FNAF shows that jump-scares can be done properly and effectively.
The purpose of a jump scare is to, of course, terrify you. However, they are often used incorrectly in many instances of movies and video games. Oftentimes, they don’t feel earned or they are false scares that are just there to mess with you.
However, with FNAF VR, you truly are aware of what the danger is, and when the jump scare does come, you’re expecting it, but you’re still shocked out of your seat.
It’s a great experience to have if you’re a horror fan and the game does a great job of inducing that anxiety that one would feel in that situation.
How Does VR Add to the Immersion?
What we’ve described above so far is just the general gameplay of what any Five Nights at Freddy’s game feels like.
But does VR add anything to the experience?
Oftentimes, we see VR versions of games being pumped out just to make a quick buck with no real thought put into them.
However, the premise of FNAF, coupled with how the developers made the VR version, really ensures that it becomes an even more immersive and more terrifying experience.
In the regular game, you just need to click on a button to bring up the control panel from where you can choose which security camera feed to look at. In the VR version, you have to physically reach out and grab it.
Furthermore, you need to look around at the doors to see if there’s anything peeking back at you.
It’s absolutely petrifying and can leave you paralyzed in your seat with fear. When that happens, it only serves to increase your anxiety. Why?
Well, because the game is designed in such a way that if you do nothing, you know the animatronic animals will be making their way toward you. Hence, the danger’s getting nearer, and the tension keeps mounting.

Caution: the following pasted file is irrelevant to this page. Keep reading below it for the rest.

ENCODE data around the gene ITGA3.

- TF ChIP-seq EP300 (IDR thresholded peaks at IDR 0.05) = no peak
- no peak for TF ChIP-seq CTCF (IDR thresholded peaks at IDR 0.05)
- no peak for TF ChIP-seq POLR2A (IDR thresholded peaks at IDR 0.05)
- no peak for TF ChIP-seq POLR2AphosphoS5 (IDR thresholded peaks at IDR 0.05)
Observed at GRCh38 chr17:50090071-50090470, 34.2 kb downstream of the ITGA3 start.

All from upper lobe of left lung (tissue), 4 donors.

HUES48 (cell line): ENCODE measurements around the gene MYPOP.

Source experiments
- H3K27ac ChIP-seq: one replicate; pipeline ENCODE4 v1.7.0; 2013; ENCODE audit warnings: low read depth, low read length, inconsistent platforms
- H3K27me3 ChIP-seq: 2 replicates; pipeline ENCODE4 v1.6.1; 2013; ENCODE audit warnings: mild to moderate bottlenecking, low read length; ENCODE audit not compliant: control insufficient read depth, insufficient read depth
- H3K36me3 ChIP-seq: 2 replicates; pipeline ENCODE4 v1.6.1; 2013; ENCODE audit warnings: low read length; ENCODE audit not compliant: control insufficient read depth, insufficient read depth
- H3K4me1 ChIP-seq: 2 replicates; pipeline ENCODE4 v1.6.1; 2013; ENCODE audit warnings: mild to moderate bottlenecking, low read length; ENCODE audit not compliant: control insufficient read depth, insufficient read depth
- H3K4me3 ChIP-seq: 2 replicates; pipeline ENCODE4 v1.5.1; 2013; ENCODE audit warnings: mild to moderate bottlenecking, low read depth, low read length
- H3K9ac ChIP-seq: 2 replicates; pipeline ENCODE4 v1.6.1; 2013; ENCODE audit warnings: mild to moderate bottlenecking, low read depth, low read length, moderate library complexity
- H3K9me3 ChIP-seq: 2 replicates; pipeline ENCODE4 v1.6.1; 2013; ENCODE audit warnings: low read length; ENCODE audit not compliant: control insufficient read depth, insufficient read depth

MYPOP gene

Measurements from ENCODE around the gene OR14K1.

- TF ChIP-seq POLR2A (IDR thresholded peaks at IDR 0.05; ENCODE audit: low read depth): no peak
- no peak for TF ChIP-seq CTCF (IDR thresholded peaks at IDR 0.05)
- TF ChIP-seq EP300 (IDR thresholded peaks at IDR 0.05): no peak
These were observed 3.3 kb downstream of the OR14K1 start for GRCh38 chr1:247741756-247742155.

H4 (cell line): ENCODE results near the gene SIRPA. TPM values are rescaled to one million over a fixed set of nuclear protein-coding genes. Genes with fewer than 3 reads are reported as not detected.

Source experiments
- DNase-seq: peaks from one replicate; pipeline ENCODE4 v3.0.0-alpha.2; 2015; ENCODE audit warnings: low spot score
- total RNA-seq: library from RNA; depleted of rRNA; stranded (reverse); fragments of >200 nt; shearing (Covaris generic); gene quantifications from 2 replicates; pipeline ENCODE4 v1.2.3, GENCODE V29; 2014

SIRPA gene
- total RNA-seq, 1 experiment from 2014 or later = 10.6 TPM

It’s highly effective in what it’s trying to achieve.
While the graphics are not as great as the regular games, that’s to be expected due to the fact that most resources are being dedicated to the VR experience.
While it’s not as good, it’s not bad either. You won’t really feel like you’re missing out since the gameplay is so effective.
On the other hand, the sound design is something that’s always been great in the FNAF games and this game is no exception. Oftentimes, you’ll be looking at a security camera feed and hear something in the back of your head.
You’ll look back to see if there’s anything there only to see an animal peeking out of the corner.
It’s the ultimate recipe for some great scares.
Each night is also preceded by very well-acted and well-written voicemails that you get from your boss who gives you a little advice on how to stay alive. It’s comical but also foreboding. Overall, it just does a great job of establishing the tone of the game which is highly appreciated.
Wrapping Things Up…
You can snag up FNAF VR: Help Wanted on either the PS VR Store or the Oculus Store for $29.99.
It’s definitely a game worth playing if you’re a horror fan since it’s extremely immersive and the gameplay is just designed to induce anxiety.
The scares are great and the tone invokes dread throughout as well.
What do you think of FNAF VR: Help Wanted? Let us know in the comments section below.